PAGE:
from: Patrick Lencioni, Death by Meeting: A Leadership Fable. Jossey-Bass, 2004.

When 3 or more people gather together, we call this a meeting. Most people dread meetings. Granted many meetings are unnecessary. Meetings are often just hour-long displays of power and politics that eat into the time leaders have to get “real” work done. But since people communicate in groups to get things done, most organizations could not function without meetings. In groups, new ideas emerge that simply can’t when situations are explored alone. It is estimated that organizations spend 7 – 15% of personnel expenses directly on meetings, not including the time spent planning these meetings. Therefore, it is important to get meetings right.

Ideally, teams should have a minimum of 4 distinct meetings on a regular basis:

1. Check-in
Time: 5 – 10 minutes
Frequency: daily
Focus: schedule
Purpose: Keep team members aligned; forum for activity and schedule updates

2. Staff Meeting

Time: 30 -90 minutes
Frequency: Weekly
Focus: Near-term objectives
Purpose: Discus and resolve issues

3. Strategic
Time: 2-4 hours
Frequency: Monthly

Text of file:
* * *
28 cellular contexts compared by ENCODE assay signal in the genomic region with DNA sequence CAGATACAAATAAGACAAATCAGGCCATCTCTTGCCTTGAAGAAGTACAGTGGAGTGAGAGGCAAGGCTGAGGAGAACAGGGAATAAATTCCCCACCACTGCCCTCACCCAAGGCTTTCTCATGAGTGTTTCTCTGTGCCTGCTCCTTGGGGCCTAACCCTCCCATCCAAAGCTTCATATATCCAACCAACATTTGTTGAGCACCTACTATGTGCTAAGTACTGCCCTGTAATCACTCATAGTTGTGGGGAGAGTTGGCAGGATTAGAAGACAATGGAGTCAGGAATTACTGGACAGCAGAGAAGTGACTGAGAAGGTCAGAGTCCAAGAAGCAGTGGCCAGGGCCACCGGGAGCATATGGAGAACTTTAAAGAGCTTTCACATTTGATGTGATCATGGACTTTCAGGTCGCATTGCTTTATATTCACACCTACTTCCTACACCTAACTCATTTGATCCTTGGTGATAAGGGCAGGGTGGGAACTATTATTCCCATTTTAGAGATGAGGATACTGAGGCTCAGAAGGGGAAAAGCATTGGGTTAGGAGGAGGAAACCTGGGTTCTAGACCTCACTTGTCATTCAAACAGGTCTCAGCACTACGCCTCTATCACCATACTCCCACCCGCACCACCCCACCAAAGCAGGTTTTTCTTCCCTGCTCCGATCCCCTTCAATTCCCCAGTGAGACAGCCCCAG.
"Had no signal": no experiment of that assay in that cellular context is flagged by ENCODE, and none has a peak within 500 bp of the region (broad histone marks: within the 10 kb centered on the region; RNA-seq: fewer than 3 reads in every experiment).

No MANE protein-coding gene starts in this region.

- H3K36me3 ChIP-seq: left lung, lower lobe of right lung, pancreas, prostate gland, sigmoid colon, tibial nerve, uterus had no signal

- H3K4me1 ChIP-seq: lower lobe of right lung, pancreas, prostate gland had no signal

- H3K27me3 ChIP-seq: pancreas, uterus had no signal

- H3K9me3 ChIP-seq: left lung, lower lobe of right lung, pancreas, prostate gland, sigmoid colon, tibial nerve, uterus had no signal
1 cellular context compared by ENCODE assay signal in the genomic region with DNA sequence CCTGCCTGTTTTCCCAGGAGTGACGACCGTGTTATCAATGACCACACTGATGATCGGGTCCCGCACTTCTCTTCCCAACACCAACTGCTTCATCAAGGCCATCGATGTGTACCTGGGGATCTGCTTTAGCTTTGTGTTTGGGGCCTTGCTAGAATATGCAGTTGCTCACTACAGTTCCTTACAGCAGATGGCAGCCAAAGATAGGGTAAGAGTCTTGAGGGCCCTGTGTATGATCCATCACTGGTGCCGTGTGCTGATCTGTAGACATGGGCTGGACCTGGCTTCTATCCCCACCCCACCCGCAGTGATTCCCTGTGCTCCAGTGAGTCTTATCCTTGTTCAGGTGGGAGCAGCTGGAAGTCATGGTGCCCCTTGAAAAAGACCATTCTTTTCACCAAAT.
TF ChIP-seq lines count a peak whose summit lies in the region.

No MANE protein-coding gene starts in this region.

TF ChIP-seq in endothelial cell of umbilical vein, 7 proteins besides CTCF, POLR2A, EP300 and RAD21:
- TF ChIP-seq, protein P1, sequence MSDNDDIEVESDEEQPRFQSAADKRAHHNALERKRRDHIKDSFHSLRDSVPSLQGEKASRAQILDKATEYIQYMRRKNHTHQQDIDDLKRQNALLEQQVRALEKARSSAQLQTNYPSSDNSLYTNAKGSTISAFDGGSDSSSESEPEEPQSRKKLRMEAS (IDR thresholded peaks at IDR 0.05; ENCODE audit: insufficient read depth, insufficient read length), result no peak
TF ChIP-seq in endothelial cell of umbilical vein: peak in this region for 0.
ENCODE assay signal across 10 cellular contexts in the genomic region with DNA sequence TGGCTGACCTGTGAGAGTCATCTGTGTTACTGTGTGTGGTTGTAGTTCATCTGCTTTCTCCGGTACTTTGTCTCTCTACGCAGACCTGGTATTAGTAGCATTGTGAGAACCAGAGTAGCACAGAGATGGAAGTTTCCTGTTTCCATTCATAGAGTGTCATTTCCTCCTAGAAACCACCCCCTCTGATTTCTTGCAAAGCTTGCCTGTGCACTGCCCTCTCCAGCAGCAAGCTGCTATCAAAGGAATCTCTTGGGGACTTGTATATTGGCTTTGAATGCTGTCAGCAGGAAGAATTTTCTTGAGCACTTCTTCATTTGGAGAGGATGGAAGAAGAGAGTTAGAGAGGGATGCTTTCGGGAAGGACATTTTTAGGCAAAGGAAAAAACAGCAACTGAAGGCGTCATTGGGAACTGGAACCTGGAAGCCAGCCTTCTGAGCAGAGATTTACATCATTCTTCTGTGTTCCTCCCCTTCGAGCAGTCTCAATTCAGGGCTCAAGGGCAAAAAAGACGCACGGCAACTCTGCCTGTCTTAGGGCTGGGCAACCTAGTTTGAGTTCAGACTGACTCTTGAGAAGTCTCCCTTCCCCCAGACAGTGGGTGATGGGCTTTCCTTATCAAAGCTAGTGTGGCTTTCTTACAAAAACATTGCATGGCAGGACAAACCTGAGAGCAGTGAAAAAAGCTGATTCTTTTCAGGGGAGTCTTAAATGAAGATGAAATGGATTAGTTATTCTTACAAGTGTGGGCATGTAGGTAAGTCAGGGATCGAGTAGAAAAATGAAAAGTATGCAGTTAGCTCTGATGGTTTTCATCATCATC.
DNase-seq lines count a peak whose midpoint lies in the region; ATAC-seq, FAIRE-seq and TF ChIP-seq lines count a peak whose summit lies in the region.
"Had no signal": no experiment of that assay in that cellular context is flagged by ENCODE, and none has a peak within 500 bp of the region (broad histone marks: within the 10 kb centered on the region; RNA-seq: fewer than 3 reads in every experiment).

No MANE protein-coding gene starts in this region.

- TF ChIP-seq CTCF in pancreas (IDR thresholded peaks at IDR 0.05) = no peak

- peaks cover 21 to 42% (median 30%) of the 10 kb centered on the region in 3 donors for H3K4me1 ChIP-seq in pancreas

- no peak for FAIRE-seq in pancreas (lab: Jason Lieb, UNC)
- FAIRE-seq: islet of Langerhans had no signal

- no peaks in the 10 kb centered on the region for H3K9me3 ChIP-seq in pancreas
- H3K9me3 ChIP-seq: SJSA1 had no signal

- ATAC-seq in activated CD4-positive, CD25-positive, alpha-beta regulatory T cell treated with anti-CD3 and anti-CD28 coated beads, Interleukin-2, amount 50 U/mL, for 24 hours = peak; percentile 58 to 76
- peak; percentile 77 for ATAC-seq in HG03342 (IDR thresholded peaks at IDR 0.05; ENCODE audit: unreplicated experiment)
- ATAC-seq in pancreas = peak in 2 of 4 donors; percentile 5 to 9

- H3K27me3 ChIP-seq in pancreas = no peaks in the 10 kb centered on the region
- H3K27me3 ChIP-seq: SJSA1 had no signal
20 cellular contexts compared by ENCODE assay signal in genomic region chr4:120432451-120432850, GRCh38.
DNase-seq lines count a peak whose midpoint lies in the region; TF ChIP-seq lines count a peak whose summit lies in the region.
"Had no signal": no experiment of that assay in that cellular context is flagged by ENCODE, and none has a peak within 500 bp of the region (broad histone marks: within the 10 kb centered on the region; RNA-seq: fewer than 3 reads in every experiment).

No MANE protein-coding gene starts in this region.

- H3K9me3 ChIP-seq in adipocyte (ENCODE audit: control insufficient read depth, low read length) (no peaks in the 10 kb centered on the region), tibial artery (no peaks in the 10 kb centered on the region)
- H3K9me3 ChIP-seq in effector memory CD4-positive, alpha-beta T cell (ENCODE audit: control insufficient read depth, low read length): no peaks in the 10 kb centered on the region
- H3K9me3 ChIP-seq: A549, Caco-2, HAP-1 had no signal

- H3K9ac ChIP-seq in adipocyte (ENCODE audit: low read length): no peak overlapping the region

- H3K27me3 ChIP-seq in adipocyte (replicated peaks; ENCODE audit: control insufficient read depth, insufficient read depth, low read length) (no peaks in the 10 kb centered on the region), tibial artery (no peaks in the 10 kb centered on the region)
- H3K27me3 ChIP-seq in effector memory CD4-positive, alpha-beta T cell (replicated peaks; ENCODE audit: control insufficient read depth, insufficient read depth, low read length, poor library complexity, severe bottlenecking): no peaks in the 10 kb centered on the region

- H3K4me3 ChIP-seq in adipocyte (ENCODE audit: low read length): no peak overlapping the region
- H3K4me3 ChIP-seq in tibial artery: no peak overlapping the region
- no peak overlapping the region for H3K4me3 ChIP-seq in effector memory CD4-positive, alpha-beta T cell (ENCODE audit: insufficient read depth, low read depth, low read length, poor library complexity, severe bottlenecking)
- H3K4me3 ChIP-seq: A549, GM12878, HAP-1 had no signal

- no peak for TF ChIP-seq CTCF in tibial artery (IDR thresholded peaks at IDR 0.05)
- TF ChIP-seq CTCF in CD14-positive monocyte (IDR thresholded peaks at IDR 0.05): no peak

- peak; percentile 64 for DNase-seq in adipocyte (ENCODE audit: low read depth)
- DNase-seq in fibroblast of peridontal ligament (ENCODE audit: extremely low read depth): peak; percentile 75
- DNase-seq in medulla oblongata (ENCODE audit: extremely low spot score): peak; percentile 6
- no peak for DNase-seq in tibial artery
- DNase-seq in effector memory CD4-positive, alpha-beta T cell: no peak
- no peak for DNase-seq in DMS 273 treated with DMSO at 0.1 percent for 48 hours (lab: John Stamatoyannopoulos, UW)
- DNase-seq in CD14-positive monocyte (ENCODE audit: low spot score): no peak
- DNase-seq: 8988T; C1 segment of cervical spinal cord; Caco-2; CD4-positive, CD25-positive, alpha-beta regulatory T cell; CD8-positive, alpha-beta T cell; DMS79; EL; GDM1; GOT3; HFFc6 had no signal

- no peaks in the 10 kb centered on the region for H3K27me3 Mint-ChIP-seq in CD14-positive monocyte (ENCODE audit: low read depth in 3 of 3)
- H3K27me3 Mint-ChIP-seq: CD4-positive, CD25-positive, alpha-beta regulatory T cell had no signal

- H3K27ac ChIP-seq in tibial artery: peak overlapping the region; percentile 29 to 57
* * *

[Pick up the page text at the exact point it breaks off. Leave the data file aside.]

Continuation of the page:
Focus: Long-term strategic objectives
Purpose: Discuss and resolve 1-2 issues
Off-site Review
Time: 1-2 days
Frequency: Quarterly
Focus: Strategic management systems
Purpose: Strategic assessment of organizational systems

Separating into four types of meetings will not make team meetings more productive alone. Each meeting must be a productive use of time. Meeting best practices are critical for this.


Description: half-day experiential workshop that describes the model, and how to effectively use it and meeting best practices with a team. Leaders leave with action plans to improve their own behavior and how to engage their leadership team.
: two hours
: handouts, a self-assessment, Patrick Lencioni’s Five Dysfunctions of a Team book (a $20 value), and SOS Meeting white paper